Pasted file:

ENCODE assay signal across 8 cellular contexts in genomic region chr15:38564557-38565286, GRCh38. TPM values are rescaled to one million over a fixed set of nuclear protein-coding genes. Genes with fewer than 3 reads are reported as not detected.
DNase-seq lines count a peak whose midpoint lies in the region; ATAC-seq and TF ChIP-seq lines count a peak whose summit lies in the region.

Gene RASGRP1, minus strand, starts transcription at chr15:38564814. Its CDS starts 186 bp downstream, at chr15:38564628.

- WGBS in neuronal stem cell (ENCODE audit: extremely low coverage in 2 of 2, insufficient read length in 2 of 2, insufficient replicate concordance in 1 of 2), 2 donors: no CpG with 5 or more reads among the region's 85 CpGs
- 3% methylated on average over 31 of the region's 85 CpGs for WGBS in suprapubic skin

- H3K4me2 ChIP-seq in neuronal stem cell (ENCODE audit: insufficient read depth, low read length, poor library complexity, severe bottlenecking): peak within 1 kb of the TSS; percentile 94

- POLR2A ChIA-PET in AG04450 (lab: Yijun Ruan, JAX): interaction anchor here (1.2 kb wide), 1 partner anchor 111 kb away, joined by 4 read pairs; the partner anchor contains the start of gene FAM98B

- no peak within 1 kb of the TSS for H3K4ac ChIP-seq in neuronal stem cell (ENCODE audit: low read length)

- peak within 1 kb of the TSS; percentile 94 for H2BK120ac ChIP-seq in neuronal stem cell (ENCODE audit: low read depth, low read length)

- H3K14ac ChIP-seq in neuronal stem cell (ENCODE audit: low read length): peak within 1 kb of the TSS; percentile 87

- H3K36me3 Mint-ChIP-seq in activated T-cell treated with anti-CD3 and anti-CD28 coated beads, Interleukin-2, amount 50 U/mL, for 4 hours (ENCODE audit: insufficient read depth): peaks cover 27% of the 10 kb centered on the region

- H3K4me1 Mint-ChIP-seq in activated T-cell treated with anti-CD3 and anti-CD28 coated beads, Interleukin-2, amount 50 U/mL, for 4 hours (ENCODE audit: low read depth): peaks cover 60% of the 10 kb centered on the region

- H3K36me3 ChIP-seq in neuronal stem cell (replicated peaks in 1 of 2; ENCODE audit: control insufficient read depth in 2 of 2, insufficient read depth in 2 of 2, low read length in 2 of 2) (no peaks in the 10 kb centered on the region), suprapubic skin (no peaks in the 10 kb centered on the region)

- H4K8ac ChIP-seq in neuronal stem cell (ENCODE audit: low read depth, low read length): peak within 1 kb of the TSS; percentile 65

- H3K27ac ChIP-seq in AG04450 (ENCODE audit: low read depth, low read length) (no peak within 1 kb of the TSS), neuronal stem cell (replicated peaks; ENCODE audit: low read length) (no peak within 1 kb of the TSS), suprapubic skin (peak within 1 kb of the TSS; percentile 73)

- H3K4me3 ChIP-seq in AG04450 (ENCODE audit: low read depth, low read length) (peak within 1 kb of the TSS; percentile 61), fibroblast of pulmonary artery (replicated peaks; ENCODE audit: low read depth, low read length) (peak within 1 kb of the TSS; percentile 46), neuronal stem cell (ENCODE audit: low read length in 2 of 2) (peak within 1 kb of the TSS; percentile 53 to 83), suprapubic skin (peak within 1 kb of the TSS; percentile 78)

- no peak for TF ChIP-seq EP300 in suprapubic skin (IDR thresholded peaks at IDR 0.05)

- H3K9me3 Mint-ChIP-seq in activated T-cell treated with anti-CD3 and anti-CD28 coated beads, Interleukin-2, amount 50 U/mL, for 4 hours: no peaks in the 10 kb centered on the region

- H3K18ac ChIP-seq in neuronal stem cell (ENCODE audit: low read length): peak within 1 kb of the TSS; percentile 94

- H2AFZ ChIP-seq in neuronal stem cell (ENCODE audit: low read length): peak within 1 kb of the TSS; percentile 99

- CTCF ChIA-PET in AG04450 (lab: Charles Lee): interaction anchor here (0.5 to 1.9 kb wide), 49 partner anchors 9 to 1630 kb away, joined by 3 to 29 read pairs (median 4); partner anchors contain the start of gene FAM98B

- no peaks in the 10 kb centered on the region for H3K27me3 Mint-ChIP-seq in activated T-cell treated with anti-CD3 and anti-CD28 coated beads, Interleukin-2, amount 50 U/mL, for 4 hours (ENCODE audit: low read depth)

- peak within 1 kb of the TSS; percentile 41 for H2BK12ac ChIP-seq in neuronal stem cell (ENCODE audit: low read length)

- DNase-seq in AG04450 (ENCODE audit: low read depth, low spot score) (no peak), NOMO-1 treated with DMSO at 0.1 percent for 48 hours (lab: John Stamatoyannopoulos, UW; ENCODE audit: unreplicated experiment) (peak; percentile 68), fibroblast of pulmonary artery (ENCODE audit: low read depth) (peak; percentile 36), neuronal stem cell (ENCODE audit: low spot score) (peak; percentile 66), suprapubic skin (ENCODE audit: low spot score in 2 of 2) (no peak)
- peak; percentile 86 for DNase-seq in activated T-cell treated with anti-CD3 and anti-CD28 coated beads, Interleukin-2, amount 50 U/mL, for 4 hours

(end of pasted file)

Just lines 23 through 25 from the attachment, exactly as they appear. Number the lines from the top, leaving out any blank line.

- peak within 1 kb of the TSS; percentile 41 for H2BK12ac ChIP-seq in neuronal stem cell (ENCODE audit: low read length)

- DNase-seq in AG04450 (ENCODE audit: low read depth, low spot score) (no peak), NOMO-1 treated with DMSO at 0.1 percent for 48 hours (lab: John Stamatoyannopoulos, UW; ENCODE audit: unreplicated experiment) (peak; percentile 68), fibroblast of pulmonary artery (ENCODE audit: low read depth) (peak; percentile 36), neuronal stem cell (ENCODE audit: low spot score) (peak; percentile 66), suprapubic skin (ENCODE audit: low spot score in 2 of 2) (no peak)
- peak; percentile 86 for DNase-seq in activated T-cell treated with anti-CD3 and anti-CD28 coated beads, Interleukin-2, amount 50 U/mL, for 4 hours